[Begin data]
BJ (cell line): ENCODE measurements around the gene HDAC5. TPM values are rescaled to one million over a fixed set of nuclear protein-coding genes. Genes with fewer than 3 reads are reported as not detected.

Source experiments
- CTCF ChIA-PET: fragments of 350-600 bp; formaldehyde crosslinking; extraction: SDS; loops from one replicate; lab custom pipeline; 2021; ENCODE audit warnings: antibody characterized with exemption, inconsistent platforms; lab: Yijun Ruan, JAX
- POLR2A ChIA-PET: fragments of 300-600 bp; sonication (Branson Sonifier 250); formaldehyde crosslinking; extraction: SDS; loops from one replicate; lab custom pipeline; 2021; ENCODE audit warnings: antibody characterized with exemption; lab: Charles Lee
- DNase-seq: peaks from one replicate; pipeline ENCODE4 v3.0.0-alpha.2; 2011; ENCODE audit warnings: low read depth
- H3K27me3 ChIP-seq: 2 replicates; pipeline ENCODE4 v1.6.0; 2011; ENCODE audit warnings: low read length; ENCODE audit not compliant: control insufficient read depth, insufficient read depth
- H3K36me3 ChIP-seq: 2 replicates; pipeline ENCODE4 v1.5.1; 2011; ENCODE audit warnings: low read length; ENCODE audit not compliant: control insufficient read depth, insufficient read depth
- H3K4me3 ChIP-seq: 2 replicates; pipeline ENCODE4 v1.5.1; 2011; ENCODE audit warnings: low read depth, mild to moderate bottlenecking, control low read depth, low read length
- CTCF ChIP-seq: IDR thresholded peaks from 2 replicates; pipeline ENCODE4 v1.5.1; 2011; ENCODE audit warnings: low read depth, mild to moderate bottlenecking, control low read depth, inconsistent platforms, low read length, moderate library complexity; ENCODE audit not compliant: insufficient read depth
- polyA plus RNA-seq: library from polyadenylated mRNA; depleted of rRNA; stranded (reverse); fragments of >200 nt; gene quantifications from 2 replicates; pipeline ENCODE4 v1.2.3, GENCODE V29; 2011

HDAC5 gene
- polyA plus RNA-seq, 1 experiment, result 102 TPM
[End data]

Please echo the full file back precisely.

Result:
BJ (cell line): ENCODE measurements around the gene HDAC5. TPM values are rescaled to one million over a fixed set of nuclear protein-coding genes. Genes with fewer than 3 reads are reported as not detected.

Source experiments
- CTCF ChIA-PET: fragments of 350-600 bp; formaldehyde crosslinking; extraction: SDS; loops from one replicate; lab custom pipeline; 2021; ENCODE audit warnings: antibody characterized with exemption, inconsistent platforms; lab: Yijun Ruan, JAX
- POLR2A ChIA-PET: fragments of 300-600 bp; sonication (Branson Sonifier 250); formaldehyde crosslinking; extraction: SDS; loops from one replicate; lab custom pipeline; 2021; ENCODE audit warnings: antibody characterized with exemption; lab: Charles Lee
- DNase-seq: peaks from one replicate; pipeline ENCODE4 v3.0.0-alpha.2; 2011; ENCODE audit warnings: low read depth
- H3K27me3 ChIP-seq: 2 replicates; pipeline ENCODE4 v1.6.0; 2011; ENCODE audit warnings: low read length; ENCODE audit not compliant: control insufficient read depth, insufficient read depth
- H3K36me3 ChIP-seq: 2 replicates; pipeline ENCODE4 v1.5.1; 2011; ENCODE audit warnings: low read length; ENCODE audit not compliant: control insufficient read depth, insufficient read depth
- H3K4me3 ChIP-seq: 2 replicates; pipeline ENCODE4 v1.5.1; 2011; ENCODE audit warnings: low read depth, mild to moderate bottlenecking, control low read depth, low read length
- CTCF ChIP-seq: IDR thresholded peaks from 2 replicates; pipeline ENCODE4 v1.5.1; 2011; ENCODE audit warnings: low read depth, mild to moderate bottlenecking, control low read depth, inconsistent platforms, low read length, moderate library complexity; ENCODE audit not compliant: insufficient read depth
- polyA plus RNA-seq: library from polyadenylated mRNA; depleted of rRNA; stranded (reverse); fragments of >200 nt; gene quantifications from 2 replicates; pipeline ENCODE4 v1.2.3, GENCODE V29; 2011

HDAC5 gene
- polyA plus RNA-seq, 1 experiment, result 102 TPM